You should focus more on getting feedback from your report about how they’re feeling and having ongoing career conversations, rather than just running through status updates in these meetings.
If you need some help with prompts or agendas, Hypercontext has some of best one-on-one templates around.
4. Create a healthy workplace culture
And finally, excellent managers consciously create a great work environment. They understand how they impact their team culture themselves—are they micromanaging or stressing employees out in some way? Are they inadvertently creating a culture of overwork or under-recognition?
Good managers also handle toxic employees before they bring down the whole team with them. Dealing with difficult employees is nobody’s idea of a good time, but it must happen swiftly or issues will only get worse.
5. Focus on performance development
According to our 2020 Employee Engagement and Modern Workplace Report, 89% of Highly Engaged employees are satisfied with their professional development opportunities, compared to only 36% of Actively Disengaged employees.
Managers have the great responsibility of helping their team members grow and achieve their goals. This means that you can't just save feedback and career conversations for the annual review.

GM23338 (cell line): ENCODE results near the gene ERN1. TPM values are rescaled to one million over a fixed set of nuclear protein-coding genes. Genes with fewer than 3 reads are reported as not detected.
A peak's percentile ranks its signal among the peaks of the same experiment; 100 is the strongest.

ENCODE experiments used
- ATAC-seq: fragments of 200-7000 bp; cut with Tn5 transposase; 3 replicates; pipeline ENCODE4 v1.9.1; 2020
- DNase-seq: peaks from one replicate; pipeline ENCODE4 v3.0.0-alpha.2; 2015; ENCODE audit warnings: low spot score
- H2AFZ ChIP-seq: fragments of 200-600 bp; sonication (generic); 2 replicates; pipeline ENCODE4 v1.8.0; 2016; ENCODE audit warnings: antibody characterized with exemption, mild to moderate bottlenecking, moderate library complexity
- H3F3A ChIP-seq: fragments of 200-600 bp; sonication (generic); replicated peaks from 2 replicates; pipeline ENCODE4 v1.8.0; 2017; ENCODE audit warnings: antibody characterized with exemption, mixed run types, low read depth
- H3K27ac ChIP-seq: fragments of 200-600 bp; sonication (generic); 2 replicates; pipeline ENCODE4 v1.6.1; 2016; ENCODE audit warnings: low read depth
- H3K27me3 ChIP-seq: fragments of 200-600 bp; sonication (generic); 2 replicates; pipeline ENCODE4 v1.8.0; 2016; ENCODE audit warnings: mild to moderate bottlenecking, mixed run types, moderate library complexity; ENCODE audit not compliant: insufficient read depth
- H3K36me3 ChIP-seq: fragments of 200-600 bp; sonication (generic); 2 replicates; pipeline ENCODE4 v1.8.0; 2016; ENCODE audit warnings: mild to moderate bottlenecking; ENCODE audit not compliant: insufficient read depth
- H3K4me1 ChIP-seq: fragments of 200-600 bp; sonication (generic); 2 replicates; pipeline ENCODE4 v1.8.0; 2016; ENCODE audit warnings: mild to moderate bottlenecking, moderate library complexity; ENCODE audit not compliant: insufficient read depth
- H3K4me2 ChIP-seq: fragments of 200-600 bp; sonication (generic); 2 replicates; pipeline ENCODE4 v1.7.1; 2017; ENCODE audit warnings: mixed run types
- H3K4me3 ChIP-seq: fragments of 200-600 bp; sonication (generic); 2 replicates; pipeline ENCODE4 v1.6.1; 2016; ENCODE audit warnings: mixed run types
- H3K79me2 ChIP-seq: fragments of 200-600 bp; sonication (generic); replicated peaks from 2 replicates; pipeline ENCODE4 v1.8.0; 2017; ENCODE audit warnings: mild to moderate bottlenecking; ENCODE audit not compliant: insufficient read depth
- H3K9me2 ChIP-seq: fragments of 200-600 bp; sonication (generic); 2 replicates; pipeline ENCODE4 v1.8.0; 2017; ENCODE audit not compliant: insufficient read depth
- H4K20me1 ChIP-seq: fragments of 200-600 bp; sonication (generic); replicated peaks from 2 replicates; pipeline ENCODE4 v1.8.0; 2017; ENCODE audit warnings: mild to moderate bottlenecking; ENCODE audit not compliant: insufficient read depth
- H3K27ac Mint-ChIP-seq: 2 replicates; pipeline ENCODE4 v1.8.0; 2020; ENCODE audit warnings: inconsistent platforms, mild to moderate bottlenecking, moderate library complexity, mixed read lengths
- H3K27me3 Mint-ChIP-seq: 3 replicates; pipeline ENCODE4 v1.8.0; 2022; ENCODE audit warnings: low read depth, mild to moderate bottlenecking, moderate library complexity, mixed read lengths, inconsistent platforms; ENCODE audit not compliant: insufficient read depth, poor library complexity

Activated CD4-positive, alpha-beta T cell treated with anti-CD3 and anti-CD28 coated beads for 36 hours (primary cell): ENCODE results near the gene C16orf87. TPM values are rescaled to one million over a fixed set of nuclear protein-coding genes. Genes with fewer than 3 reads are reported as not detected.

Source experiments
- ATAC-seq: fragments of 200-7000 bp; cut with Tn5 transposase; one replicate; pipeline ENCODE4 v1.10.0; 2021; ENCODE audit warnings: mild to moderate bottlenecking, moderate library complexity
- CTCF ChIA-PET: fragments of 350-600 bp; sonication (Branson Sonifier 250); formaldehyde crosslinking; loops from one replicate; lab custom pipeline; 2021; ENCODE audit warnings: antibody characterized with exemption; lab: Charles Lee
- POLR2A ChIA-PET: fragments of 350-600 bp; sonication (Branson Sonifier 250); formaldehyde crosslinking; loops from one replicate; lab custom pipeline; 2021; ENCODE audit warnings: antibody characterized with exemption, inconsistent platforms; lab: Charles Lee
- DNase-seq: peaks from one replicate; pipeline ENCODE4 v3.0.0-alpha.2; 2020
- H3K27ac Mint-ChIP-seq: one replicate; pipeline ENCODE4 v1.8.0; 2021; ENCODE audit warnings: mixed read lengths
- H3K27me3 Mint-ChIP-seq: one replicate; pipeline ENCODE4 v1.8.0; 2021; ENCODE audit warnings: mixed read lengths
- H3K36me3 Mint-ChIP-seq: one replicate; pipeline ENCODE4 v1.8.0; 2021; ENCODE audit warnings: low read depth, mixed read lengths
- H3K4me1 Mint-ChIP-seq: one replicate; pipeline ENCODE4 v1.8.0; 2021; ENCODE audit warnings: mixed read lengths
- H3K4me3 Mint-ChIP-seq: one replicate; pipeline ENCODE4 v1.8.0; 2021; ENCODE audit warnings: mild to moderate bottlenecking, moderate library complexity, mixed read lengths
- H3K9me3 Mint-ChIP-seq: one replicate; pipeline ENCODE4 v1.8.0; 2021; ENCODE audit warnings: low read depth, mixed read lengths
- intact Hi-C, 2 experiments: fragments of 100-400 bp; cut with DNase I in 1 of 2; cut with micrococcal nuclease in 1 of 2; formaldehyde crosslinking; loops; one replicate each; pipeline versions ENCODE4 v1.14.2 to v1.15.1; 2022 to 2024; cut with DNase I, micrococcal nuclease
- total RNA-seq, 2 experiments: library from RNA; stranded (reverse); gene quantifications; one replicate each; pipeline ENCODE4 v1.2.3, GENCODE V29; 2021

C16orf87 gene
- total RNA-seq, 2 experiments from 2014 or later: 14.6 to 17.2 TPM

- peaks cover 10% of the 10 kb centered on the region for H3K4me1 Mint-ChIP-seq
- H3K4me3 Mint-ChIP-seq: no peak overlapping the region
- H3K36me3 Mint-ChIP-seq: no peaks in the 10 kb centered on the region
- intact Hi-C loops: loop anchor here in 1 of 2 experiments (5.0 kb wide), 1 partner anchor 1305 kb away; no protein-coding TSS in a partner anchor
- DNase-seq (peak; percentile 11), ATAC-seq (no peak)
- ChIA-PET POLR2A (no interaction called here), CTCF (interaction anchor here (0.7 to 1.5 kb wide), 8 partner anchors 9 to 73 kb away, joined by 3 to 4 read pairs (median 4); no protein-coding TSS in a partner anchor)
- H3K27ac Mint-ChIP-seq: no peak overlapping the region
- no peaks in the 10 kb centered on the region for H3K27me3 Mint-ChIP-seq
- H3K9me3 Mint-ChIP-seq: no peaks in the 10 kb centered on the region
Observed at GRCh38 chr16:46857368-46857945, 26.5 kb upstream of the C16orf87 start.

[Only] a mere 30% of employees strongly agree that their manager involves them in setting their goals at work, those who do strongly agree with this statement are 3.6 times more likely than other employees to be engaged.
–Gallup, State of the American Workplace 2020
Managers should be having frequent, ongoing conversations with their employees about their professional development. Setting aside time to understand how to leverage your employees' strengths, collaborate on goal-setting, and identify problem areas is hugely impactful to employee engagement.
How can you become a great manager?
So you’re a manager and you want to get better at your job—now what? First, congratulate yourself for committing to improving! Even good managers can always learn skills that will help them manage and motivate their teams better. Here are our top four suggestions for actions you can take: